Jesus and his disciples set out
for the villages of Caesarea Philippi.
Along the way he asked his disciples,
“Who do people say that I am?”
They said in reply,
“John the Baptist, others Elijah,
still others one of the prophets.”
And he asked them,
“But who do you say that I am?”
Peter said to him in reply,
“You are the Christ.”
Then he warned them not to tell anyone about him.
He began to teach them
that the Son of Man must suffer greatly
and be rejected by the elders, the chief priests, and the scribes,
and be killed, and rise after three days.
He spoke this openly.
Then Peter took him aside and began to rebuke him.
At this he turned around and, looking at his disciples,
rebuked Peter and said, “Get behind me, Satan.
You are thinking not as God does, but as human beings do.”
He summoned the crowd with his disciples and said to them,
“Whoever wishes to come after me must deny himself,
take up his cross, and follow me.
For whoever wishes to save his life will lose it,
but whoever loses his life for my sake
and that of the gospel will save it.”
“Who do the people say that I am?”
That is an easy question to answer. You just have to listen to what people say. People love to make their opinions known. I don’t think the world could contain all the pages of a complete treatise on who people say Jesus Christ is. He has been called every name in the world; His Name has been used to justify every possible activity, good and evil. It’s easy to talk about who people say Jesus is.
“But who do you say that I am?”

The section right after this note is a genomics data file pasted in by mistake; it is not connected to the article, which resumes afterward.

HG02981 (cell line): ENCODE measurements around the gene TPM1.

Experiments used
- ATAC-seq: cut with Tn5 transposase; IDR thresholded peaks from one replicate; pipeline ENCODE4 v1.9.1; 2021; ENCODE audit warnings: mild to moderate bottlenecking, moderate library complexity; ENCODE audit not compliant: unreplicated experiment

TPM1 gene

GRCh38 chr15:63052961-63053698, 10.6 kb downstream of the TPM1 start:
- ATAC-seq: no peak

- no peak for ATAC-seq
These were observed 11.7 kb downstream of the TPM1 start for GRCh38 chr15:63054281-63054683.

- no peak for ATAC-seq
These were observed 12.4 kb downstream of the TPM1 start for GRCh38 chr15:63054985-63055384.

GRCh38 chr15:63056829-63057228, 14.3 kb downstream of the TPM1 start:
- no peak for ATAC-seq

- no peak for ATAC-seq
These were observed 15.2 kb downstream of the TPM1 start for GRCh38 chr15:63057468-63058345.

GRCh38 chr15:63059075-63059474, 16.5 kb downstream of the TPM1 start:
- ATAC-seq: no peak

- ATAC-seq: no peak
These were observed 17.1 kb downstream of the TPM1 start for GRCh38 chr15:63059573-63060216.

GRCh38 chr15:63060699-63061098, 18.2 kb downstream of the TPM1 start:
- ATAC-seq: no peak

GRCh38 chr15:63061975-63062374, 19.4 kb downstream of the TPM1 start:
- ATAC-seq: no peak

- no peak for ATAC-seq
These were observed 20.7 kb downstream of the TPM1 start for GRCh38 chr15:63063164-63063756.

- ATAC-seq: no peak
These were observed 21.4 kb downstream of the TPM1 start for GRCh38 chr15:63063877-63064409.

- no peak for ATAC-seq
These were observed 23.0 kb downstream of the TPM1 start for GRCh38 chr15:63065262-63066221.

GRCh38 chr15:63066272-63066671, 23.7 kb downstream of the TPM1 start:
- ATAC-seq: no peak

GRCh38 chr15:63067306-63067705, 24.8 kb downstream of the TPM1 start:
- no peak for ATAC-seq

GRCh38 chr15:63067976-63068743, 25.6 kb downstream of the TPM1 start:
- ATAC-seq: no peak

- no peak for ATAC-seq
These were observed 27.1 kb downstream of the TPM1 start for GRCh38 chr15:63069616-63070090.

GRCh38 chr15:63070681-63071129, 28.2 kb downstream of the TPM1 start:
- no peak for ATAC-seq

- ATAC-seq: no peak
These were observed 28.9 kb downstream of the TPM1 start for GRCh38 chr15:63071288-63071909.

“You are the Christ.” That is also an easy answer, to an extent. Depending on the circumstances it might be more difficult, but parroting a correct answer, in itself, is something anyone can do. We all know dozens of answers we can recite without understanding and be perfectly correct. Caesar crossed the Rubicon on the tenth of January, 49 BC. The Constitution of the United States begins, “We, the People.” A squared plus B squared equals C squared, where c represents the length of the hypotenuse and a and b the lengths of the triangle’s other two sides. Jesus is the Christ. A computer can recite those facts and not be wrong. You could train a three-year-old to recite them and the three-year-old would not be wrong. You could torture a man on the rack until he screams these bits of data because you told him to scream them, and he wouldn’t be wrong. Reciting correct answers is an easy thing to do. If a chimpanzee on a typewriter accidentally typed “Jesus is the Christ,” that chimpanzee would be correct.
The Lord demands something more of us than the correct answer.
The Lord knows how dangerous a correct answer to something so serious is, when recited without understanding and without love.
So He began to teach the Apostles the meaning of that mystery– that He was the Christ. He began to teach them what it means to be Christ and to follow Christ. He did this so that when they day came, they would go forth and tell the good news to all the Earth and they would not only not be wrong in spreading a fact, but they would be Christians, little Christs.
“The Son of Man must suffer greatly and be rejected by the elders, the chief priests, and the scribes, and be killed, and rise after three days.” Simon Peter rebuked the Lord for teaching this. This is difficult. Anyone can assert that Jesus is the Christ. Anyone can teach others that Jesus is the Christ. We can all feel a good warm sensation in our stomachs when we know we’ve recited our Catechism correctly. It’s a different matter entirely to find out who Christ is. What is a Christ? What is this thing that Jesus is, that we’ve called Christ? There are no mortal words to describe everything that Christ is, because Christ is the Eternal God. But for one thing, Christ is someone who must suffer greatly and be rejected by the elders, the chief priests, and the scribes, and be killed, and rise after three days.
Who can accept that?